We've made no secret about our beef with One Book, One Denver -- specifically, that the program doesn't try very hard to find unknown novels by great authors, or even books by Colorado authors -- but so far this year we've neglected to put our money where our mouth is. So here's the first of many we'd like to see on the ballot someday -- this one comes to us from a Colorado transplant and former director of the University of Colorado at Boulder's creative writing program.
When we chatted with Katz last year about his new book, we didn't know exactly what to expect from it, but now it's in our hands, we know it's a potential One Book, One Denver candidate -- even if it shuns the usual politically correct, all-ages atmosphere of the whole thing.
Time's Wallet is, by an unsure route, a memoir. But it's not the type of memoir you're used to; instead it's a mishmash of short excerpts from his life presented in a non-linear manner. Before landing in Denver, Katz was born in the Bronx, travelled around a bit, took a job that put him in feathers, hung out with Thomas Pynchon (who we're getting a vibe he's not particularly fond of), did some mining, gave up writing and did plenty of other important and non-important stuff detailed in the book.
He's been a Colorado resident long enough to carry our pedigree, and even though the stories in Time's Wallet often end up full of crudeness and innuendo and are probably not suited for the safe style usually associated with One Book, One Denver, they do offer a varied look at the world as a whole, with Colorado operating both as a goal and as a means to provide context. It's as much about getting to Colorado as it is about getting away from everywhere else -- or to anywhere. It's proud and it's not, it's incidental and it's the most important thing ever, it covers it all in a way few books could or do.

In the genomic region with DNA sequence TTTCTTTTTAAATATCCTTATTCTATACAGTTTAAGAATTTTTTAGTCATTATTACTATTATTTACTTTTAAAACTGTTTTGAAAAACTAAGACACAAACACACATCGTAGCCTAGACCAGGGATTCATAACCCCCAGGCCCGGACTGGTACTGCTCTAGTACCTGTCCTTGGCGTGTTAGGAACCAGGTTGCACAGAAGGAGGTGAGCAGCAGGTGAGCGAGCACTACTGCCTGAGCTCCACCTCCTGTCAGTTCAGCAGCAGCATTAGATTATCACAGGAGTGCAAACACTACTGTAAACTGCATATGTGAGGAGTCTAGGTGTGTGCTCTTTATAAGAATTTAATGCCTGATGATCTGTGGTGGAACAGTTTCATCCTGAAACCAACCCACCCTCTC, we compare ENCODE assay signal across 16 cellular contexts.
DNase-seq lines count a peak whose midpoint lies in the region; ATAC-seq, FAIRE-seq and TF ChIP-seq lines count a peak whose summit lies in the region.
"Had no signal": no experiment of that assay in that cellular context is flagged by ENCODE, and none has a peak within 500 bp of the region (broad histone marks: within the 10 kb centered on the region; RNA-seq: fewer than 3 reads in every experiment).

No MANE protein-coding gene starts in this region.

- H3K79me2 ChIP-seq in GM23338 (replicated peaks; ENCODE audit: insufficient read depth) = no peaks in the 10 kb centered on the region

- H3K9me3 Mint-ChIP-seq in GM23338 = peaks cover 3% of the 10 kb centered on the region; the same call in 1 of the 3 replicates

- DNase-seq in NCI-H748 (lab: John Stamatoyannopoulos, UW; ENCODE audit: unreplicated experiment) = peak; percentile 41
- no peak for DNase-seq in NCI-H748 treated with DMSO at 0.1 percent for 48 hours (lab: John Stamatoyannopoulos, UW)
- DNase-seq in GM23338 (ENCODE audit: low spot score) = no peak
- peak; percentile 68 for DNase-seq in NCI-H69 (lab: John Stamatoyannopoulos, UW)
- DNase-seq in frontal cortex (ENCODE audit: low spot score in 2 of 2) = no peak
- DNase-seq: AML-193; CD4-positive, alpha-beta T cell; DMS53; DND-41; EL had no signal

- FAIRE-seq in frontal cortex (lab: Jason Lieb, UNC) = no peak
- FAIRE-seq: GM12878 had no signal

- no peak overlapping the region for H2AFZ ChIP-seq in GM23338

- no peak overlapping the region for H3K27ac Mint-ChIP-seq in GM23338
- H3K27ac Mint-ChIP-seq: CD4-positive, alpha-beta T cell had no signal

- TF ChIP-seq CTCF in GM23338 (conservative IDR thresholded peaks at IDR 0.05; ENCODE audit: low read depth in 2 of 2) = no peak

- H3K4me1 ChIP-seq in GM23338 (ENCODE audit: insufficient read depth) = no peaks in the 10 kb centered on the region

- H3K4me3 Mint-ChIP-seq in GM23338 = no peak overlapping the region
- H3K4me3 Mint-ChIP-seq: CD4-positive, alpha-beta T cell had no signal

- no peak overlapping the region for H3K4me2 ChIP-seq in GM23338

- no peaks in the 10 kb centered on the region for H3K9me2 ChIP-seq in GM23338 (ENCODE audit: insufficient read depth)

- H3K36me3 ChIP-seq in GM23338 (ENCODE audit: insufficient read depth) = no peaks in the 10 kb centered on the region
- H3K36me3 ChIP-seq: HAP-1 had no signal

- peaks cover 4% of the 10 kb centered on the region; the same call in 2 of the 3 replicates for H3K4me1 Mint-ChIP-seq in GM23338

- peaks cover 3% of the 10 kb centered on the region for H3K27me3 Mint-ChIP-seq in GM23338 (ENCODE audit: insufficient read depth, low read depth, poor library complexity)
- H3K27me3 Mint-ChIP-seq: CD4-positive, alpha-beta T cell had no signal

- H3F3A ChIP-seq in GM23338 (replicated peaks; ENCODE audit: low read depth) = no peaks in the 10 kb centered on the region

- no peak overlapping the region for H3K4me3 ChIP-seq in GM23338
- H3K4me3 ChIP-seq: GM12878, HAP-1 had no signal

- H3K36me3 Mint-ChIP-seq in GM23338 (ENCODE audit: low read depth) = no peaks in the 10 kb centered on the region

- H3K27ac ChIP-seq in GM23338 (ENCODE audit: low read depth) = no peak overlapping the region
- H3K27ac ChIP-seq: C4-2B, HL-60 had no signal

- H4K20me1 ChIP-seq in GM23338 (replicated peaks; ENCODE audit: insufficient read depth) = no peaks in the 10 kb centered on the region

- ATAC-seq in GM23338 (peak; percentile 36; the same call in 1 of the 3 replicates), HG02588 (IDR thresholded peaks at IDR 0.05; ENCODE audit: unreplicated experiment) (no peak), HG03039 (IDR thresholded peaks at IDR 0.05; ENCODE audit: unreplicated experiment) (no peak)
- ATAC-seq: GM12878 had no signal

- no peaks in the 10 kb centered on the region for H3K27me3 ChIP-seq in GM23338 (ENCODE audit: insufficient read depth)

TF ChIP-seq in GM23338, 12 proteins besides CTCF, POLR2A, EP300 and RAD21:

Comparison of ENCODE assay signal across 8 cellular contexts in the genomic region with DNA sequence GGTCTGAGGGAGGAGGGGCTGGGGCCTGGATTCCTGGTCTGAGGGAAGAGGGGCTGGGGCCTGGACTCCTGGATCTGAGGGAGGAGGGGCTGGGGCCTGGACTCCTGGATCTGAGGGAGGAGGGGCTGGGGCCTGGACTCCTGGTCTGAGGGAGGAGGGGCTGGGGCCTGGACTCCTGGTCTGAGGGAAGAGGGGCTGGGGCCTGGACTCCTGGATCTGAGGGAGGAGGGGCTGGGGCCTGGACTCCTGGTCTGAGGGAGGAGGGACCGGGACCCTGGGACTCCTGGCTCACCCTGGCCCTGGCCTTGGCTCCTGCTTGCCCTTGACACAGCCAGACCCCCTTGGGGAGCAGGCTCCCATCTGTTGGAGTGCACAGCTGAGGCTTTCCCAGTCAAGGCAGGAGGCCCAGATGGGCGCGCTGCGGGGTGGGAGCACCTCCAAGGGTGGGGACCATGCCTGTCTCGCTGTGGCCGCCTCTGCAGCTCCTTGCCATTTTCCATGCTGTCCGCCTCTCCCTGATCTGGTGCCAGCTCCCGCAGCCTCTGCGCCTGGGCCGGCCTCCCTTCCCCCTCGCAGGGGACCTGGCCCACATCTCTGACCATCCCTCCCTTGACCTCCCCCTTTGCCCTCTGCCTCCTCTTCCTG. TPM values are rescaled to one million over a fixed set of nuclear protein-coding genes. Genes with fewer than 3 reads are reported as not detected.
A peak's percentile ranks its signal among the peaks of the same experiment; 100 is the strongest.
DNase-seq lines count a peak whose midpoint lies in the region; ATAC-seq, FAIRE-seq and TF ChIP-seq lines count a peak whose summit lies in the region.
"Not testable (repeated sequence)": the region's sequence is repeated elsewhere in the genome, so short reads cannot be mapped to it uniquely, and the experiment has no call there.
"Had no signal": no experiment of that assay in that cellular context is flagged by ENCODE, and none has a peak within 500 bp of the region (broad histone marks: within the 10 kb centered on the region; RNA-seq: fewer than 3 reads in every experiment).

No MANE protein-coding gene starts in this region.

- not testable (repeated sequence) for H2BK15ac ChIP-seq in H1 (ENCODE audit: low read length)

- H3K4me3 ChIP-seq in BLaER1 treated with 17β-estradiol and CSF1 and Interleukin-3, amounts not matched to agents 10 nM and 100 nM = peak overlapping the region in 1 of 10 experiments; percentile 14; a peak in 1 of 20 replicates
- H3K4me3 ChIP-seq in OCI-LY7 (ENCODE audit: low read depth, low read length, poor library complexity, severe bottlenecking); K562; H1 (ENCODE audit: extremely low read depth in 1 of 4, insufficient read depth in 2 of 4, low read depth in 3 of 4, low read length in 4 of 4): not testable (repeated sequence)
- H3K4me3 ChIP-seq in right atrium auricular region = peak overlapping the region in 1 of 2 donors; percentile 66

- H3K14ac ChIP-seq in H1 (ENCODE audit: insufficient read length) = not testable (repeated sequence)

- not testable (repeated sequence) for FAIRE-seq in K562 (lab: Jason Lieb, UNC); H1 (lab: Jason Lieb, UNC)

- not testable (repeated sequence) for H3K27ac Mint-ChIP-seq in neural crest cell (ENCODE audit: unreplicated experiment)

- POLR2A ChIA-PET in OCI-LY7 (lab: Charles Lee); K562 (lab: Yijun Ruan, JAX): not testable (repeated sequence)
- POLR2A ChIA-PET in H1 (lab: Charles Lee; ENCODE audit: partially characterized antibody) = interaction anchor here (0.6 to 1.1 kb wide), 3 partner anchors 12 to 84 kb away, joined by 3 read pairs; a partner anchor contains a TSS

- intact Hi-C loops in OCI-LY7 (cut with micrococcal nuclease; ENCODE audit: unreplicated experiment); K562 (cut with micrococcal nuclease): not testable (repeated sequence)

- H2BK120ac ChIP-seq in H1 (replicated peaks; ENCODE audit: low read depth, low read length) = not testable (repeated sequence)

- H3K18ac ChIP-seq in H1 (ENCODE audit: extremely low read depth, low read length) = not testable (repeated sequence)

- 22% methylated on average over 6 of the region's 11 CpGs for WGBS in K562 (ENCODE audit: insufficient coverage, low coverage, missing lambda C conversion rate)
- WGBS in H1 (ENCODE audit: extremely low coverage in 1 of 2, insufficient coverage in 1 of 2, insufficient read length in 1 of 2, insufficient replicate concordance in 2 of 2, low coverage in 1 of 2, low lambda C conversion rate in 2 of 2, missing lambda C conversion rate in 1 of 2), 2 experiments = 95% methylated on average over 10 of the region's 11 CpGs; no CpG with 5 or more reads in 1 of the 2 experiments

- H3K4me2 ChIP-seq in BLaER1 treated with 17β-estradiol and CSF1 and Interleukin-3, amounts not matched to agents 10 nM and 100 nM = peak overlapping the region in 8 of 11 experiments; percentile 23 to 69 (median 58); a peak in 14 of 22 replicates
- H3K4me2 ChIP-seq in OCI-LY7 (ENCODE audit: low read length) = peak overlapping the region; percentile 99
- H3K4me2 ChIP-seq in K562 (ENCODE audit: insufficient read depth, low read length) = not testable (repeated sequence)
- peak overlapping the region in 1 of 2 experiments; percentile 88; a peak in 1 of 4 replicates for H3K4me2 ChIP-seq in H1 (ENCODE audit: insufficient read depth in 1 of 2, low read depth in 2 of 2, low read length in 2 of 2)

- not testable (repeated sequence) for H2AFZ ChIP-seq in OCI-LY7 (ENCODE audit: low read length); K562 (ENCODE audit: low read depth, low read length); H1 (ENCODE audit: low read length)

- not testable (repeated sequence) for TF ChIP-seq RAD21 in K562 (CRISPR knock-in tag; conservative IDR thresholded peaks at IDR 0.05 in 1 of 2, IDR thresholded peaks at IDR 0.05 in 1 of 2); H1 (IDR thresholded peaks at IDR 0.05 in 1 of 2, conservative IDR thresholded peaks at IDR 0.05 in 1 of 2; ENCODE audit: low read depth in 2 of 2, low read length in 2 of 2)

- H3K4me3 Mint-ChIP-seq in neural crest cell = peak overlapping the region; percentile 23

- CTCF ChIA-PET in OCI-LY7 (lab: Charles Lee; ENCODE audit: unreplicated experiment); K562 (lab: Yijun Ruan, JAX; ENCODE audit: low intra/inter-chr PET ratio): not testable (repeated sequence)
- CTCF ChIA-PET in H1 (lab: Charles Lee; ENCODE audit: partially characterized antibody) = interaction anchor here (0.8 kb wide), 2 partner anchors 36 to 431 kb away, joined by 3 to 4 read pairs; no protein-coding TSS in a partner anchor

It's also funny, one thing we whole-heartedly support in One Book, One Denver, since it seems like choosing books with titles like Hotel on the Corner of Bitter and Sweet or The Immortal Life of Henrietta Lacks is just going to bum the whole city out for a while. That's not to say they're not good books, they're probably just dandy, but Time's Wallet manages to be heartwarming, sad, triumphant and absurd all in the span of just one of its 54 stories. Katz might not have been born here, but he's from here.
After all, that's what Colorado is all about: It's about the transplants, the people who moved here after being everywhere else. Katz shows us the rest of the world through a chain-smoking professor at Cornell or a jazz club in New York City. He even writes what we all think when we're travelling and meet people: "I feel almost coerced to promote Denver, or New York City, but it seems irrelevant; after all, we're in Athens."
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